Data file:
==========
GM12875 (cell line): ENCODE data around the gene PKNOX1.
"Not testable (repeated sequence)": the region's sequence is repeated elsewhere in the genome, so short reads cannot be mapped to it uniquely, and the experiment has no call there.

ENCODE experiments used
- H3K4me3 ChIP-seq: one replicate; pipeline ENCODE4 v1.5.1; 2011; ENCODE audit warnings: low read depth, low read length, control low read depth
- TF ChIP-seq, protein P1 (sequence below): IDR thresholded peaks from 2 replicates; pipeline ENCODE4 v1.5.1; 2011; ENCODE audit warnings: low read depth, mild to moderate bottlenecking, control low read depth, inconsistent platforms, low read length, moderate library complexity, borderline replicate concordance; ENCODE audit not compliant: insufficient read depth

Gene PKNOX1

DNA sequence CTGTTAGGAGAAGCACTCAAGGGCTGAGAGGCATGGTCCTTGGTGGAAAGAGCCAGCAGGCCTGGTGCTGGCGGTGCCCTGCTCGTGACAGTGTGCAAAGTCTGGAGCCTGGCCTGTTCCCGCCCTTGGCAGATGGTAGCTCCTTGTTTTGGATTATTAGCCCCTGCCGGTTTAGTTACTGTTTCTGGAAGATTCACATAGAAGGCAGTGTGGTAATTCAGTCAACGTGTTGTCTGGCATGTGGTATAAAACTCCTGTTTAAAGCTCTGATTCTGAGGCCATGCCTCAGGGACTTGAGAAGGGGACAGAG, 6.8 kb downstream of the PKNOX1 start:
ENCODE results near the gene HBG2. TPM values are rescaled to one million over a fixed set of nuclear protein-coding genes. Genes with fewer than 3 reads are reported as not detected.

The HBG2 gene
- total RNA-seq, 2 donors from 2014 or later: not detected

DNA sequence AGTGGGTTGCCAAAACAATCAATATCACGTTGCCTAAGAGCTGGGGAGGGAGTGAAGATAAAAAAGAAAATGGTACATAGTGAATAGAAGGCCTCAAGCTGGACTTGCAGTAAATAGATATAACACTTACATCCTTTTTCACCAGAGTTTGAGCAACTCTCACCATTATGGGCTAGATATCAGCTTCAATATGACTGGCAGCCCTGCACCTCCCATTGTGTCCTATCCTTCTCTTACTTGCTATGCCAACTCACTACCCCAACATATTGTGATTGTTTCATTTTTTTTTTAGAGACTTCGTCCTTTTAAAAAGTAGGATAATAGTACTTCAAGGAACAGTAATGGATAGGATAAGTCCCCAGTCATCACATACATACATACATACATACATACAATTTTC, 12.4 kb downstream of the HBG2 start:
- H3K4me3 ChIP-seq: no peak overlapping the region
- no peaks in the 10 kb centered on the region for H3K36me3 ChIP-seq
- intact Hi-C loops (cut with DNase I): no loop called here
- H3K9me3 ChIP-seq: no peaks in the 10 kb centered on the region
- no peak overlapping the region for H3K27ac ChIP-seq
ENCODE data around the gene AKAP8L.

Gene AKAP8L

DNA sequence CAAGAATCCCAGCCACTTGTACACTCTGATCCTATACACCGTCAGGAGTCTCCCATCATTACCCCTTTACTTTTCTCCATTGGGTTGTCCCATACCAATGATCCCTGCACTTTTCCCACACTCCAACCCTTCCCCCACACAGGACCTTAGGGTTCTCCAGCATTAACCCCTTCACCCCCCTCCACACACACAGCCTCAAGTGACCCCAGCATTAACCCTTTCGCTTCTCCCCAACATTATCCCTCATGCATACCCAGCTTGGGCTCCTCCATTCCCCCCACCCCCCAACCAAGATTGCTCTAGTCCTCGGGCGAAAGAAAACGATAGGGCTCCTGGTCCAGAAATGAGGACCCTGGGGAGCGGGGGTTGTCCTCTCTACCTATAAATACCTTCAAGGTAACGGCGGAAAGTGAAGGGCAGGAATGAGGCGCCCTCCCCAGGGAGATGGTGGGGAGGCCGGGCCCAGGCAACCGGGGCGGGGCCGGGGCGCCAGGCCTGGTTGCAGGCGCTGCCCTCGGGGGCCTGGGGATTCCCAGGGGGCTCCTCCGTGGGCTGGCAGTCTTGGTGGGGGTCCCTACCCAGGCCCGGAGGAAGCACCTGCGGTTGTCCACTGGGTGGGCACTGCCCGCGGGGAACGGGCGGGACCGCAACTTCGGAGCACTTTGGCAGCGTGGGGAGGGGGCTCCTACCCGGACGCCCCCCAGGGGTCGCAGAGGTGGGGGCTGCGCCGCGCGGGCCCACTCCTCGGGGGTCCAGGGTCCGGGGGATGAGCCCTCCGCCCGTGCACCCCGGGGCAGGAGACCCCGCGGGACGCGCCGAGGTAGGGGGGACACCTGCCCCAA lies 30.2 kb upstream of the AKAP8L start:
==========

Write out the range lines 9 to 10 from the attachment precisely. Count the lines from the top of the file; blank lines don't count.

The HBG2 gene
- total RNA-seq, 2 donors from 2014 or later: not detected